Willpower more plentiful than you may think: study
A new Stanford University study finds that willpower may be limitless, as long as you believe it is. (Yeko Photo Studio / shutterstock.com)
Published Saturday, August 24, 2013 4:55PM EDT
Do you think that you have a short supply of willpower? A new study finds that willpower is abundant, as long as you believe it to be true.
Researchers from Stanford University in the U.S. found that people who believe that willpower is limited tend to need a sugary boost to keep working on a hard task, while those who believe willpower is limitless don't. But people can change their behaviors by altering their beliefs about willpower, Livescience reports.
The report adds that prior research has suggested that willpower drains energy and depletes the brain's glucose supply, but that a sugary boost could replenish our willpower to continue working at a difficult task.
In the new study, coauthor Carol Dweck, a psychologist at the university, and her team enlisted 87 college students in Germany, Switzerland, and the US to describe their beliefs about willpower. Then they asked the subjects to complete a mentally challenging task, followed by a second task that required subjects to resist an impulse, such as reading the name of a color written in a different color ink, LiveScience explains.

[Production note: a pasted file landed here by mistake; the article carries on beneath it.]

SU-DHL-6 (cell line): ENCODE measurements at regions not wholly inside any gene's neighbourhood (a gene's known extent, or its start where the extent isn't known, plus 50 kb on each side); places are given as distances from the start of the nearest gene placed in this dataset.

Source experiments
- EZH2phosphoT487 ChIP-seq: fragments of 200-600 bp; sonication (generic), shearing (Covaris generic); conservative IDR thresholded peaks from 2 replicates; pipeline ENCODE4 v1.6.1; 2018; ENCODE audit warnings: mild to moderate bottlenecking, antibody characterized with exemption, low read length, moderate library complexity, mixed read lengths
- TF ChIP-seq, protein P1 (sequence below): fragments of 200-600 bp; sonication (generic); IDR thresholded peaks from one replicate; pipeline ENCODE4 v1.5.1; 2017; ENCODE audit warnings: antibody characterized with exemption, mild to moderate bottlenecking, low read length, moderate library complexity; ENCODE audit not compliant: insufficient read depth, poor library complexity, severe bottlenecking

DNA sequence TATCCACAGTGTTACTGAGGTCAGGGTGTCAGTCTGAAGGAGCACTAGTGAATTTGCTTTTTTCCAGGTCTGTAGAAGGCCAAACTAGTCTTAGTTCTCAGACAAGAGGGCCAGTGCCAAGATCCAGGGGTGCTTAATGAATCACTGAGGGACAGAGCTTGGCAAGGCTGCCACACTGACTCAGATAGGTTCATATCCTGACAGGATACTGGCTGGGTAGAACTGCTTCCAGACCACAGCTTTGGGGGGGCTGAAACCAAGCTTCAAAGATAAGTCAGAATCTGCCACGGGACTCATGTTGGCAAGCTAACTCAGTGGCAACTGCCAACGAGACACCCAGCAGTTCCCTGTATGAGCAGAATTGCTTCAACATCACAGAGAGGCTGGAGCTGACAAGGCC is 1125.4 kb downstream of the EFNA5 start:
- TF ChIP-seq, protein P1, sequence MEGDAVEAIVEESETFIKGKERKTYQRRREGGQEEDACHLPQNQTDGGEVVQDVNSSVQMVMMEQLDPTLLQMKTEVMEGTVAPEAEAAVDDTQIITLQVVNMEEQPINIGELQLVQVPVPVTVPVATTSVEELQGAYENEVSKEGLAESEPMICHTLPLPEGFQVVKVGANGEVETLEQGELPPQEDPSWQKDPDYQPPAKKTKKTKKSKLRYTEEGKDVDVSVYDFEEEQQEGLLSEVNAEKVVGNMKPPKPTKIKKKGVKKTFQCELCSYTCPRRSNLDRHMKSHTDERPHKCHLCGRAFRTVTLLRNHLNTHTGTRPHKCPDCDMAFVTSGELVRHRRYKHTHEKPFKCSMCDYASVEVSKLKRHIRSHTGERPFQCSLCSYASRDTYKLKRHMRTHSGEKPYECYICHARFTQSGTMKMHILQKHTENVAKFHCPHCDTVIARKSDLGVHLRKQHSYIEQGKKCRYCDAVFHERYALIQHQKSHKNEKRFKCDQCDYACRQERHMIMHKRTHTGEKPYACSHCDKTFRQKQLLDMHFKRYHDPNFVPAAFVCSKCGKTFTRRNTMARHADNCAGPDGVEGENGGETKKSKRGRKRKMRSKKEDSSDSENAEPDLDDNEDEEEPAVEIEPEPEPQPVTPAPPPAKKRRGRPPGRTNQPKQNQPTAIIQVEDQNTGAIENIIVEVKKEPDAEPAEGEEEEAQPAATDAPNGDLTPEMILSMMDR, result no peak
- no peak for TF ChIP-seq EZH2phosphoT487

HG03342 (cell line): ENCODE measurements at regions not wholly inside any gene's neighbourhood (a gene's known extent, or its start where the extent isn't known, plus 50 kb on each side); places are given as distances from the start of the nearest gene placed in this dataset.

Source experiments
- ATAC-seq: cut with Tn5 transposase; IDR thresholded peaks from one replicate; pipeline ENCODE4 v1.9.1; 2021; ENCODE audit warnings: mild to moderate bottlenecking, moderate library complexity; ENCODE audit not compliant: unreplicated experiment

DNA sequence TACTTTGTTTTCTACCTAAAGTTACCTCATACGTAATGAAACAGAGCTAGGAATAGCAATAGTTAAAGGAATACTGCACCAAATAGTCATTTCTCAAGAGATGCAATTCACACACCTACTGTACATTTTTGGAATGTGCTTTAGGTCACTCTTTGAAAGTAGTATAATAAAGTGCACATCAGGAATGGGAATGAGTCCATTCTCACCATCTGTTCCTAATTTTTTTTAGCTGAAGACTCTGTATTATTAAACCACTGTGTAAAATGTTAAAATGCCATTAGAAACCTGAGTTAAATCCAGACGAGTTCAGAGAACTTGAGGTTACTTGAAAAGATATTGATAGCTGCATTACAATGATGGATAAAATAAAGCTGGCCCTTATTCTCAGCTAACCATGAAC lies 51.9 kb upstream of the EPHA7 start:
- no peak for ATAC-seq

Students who believed willpower was limited became tired after the first task and didn't perform well on the second. However, if they received a sugary drink after the first task, their second performance improved. Those who believed that willpower was limitless and abundant didn't tire during either task and received no added benefit from the sugar.
"We believe that people who believe willpower is limited are always looking for cues about their resources - 'Am I tired? Am I hungry? Do I need a boost?' - and feel that they can't work unless they're constantly replenished," Dweck told LiveScience.
Prior research has shown that willpower can be depleted because most people in society tend to believe willpower is a limited resource, Dweck added.
Findings were published online Monday in the journal Proceedings of the National Academy of Sciences.